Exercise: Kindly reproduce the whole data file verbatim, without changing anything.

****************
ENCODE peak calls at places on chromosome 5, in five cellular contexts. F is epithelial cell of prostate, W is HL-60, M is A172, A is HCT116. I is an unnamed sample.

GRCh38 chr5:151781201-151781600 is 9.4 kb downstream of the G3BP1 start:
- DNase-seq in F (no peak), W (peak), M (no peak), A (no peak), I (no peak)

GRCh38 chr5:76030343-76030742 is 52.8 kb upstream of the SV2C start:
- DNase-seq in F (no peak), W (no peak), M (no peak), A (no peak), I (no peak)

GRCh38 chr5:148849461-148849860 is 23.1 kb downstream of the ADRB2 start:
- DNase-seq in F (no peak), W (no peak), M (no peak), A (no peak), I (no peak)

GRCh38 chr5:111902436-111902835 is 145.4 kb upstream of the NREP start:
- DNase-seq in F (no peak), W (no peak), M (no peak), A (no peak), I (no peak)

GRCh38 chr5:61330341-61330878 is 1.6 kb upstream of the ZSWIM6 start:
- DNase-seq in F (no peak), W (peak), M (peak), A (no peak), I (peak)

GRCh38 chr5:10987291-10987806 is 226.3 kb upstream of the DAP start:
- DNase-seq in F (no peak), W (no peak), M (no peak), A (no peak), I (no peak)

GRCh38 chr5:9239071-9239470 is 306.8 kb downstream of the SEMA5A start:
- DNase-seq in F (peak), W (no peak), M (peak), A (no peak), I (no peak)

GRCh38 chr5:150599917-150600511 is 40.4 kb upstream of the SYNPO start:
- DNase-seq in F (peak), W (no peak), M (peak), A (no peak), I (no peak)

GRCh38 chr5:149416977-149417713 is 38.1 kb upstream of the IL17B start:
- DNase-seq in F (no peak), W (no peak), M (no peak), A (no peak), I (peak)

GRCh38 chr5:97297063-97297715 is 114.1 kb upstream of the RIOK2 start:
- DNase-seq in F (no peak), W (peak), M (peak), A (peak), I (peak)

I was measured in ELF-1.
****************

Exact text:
ENCODE peak calls at places on chromosome 5, in five cellular contexts. F is epithelial cell of prostate, W is HL-60, M is A172, A is HCT116. I is an unnamed sample.

GRCh38 chr5:151781201-151781600 is 9.4 kb downstream of the G3BP1 start:
- DNase-seq in F (no peak), W (peak), M (no peak), A (no peak), I (no peak)

GRCh38 chr5:76030343-76030742 is 52.8 kb upstream of the SV2C start:
- DNase-seq in F (no peak), W (no peak), M (no peak), A (no peak), I (no peak)

GRCh38 chr5:148849461-148849860 is 23.1 kb downstream of the ADRB2 start:
- DNase-seq in F (no peak), W (no peak), M (no peak), A (no peak), I (no peak)

GRCh38 chr5:111902436-111902835 is 145.4 kb upstream of the NREP start:
- DNase-seq in F (no peak), W (no peak), M (no peak), A (no peak), I (no peak)

GRCh38 chr5:61330341-61330878 is 1.6 kb upstream of the ZSWIM6 start:
- DNase-seq in F (no peak), W (peak), M (peak), A (no peak), I (peak)

GRCh38 chr5:10987291-10987806 is 226.3 kb upstream of the DAP start:
- DNase-seq in F (no peak), W (no peak), M (no peak), A (no peak), I (no peak)

GRCh38 chr5:9239071-9239470 is 306.8 kb downstream of the SEMA5A start:
- DNase-seq in F (peak), W (no peak), M (peak), A (no peak), I (no peak)

GRCh38 chr5:150599917-150600511 is 40.4 kb upstream of the SYNPO start:
- DNase-seq in F (peak), W (no peak), M (peak), A (no peak), I (no peak)

GRCh38 chr5:149416977-149417713 is 38.1 kb upstream of the IL17B start:
- DNase-seq in F (no peak), W (no peak), M (no peak), A (no peak), I (peak)

GRCh38 chr5:97297063-97297715 is 114.1 kb upstream of the RIOK2 start:
- DNase-seq in F (no peak), W (peak), M (peak), A (peak), I (peak)

I was measured in ELF-1.